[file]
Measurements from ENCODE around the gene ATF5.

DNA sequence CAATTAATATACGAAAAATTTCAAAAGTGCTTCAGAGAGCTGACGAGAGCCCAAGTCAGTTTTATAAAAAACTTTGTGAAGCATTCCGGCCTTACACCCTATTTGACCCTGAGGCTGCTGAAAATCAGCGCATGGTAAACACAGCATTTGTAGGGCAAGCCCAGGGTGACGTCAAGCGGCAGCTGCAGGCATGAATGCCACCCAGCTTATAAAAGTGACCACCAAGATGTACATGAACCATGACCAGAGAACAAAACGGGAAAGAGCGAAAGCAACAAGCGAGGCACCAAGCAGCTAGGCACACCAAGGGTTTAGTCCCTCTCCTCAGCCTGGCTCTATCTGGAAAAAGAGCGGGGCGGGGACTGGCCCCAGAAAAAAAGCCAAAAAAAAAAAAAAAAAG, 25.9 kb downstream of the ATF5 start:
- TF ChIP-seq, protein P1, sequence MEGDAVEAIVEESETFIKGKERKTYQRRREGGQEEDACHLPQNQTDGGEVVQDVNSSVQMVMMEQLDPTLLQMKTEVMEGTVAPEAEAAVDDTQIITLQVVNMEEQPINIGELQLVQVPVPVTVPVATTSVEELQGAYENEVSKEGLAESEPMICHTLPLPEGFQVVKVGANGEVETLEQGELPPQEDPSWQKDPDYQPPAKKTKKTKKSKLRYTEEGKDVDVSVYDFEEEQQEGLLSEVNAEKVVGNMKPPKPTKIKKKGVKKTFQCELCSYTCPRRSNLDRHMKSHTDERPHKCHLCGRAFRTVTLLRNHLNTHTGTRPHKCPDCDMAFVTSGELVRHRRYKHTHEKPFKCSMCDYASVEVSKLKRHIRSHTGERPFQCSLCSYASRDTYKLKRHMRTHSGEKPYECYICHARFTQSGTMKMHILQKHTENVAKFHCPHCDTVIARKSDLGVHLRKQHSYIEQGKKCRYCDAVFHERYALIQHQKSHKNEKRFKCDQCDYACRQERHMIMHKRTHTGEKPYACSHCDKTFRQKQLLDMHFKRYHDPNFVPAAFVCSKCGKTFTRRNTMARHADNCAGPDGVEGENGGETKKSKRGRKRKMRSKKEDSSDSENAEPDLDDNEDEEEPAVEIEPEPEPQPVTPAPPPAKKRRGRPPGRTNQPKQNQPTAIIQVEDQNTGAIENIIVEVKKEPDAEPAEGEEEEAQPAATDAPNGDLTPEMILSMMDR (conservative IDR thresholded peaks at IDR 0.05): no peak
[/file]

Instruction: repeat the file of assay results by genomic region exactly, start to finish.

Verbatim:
Measurements from ENCODE around the gene ATF5.

DNA sequence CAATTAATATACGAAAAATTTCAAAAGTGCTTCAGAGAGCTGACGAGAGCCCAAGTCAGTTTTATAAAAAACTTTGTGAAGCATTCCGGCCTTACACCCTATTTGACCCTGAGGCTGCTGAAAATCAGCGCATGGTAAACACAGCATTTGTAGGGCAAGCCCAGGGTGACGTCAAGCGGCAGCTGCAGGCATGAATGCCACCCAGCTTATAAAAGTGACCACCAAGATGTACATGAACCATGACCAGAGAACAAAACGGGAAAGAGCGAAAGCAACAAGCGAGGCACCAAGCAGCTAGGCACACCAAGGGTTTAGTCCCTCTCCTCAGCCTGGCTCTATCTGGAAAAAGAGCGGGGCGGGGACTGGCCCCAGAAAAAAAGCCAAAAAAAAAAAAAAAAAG, 25.9 kb downstream of the ATF5 start:
- TF ChIP-seq, protein P1, sequence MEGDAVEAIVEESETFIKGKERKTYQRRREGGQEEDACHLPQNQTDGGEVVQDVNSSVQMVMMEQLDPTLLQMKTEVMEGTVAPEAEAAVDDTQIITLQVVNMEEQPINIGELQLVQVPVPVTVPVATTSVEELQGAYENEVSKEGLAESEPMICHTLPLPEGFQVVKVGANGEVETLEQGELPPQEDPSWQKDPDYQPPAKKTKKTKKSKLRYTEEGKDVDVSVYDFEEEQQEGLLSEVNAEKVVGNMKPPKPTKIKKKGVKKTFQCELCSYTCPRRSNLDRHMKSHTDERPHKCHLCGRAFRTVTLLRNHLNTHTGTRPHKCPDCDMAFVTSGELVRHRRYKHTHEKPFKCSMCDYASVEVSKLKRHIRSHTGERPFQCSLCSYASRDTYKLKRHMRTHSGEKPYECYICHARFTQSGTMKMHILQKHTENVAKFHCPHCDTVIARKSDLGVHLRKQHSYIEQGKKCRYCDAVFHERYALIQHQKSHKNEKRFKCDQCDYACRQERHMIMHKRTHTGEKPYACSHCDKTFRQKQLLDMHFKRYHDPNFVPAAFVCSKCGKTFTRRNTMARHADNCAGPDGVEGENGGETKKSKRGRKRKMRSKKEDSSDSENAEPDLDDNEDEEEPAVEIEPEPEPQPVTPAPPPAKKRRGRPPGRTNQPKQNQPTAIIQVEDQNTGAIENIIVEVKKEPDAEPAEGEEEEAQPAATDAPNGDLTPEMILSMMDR (conservative IDR thresholded peaks at IDR 0.05): no peak